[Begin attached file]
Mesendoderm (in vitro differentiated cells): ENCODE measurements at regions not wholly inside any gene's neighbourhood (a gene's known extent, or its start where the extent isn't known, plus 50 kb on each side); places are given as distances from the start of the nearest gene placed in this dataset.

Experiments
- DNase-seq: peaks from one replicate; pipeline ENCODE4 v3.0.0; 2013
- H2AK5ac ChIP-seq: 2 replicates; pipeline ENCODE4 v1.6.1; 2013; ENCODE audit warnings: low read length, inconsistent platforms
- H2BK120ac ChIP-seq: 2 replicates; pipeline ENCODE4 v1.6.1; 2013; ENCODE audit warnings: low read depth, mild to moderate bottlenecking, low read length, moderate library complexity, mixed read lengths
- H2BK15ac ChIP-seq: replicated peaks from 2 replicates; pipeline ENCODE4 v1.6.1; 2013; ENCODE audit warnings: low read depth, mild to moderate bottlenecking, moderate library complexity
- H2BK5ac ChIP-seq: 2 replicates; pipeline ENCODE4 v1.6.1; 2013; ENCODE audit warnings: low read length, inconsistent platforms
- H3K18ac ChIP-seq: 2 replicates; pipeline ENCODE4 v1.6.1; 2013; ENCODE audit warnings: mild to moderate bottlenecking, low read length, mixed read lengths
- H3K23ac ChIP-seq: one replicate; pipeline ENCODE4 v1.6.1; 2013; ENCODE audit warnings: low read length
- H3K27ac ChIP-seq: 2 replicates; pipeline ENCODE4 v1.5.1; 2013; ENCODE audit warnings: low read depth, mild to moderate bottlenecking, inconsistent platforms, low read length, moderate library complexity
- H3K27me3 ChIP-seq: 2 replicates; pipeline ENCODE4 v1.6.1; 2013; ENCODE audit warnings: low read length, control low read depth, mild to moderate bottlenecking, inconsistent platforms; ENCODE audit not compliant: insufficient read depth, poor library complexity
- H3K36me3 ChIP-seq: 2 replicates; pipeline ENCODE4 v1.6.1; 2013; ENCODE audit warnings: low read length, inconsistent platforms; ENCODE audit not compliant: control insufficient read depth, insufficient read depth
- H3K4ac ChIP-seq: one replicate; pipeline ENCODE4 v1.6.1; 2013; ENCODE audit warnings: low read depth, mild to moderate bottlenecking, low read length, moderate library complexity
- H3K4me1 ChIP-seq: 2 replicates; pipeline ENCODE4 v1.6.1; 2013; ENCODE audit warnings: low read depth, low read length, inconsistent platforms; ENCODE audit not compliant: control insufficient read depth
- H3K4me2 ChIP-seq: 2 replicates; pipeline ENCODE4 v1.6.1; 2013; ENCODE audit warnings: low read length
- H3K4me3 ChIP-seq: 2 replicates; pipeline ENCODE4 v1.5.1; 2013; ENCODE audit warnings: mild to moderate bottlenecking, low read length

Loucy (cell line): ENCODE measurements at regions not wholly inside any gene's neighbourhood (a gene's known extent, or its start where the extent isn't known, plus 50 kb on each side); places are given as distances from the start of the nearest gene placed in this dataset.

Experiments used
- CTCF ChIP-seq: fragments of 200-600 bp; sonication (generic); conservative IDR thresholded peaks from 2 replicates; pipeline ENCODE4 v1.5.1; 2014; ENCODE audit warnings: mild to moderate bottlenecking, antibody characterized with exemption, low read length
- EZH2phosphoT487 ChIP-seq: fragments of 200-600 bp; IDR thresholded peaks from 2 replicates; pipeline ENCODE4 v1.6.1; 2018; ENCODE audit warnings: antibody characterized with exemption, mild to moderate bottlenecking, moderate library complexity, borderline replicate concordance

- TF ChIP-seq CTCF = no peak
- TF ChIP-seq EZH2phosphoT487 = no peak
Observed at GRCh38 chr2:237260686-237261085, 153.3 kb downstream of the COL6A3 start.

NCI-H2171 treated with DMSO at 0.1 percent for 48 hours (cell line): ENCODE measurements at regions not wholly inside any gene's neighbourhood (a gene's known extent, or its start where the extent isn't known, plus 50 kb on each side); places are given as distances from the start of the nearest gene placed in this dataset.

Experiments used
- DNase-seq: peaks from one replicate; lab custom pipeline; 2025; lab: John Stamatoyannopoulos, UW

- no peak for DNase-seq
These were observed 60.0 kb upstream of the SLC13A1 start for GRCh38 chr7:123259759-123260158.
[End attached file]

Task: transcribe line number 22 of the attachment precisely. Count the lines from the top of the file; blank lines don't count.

- TF ChIP-seq EZH2phosphoT487 = no peak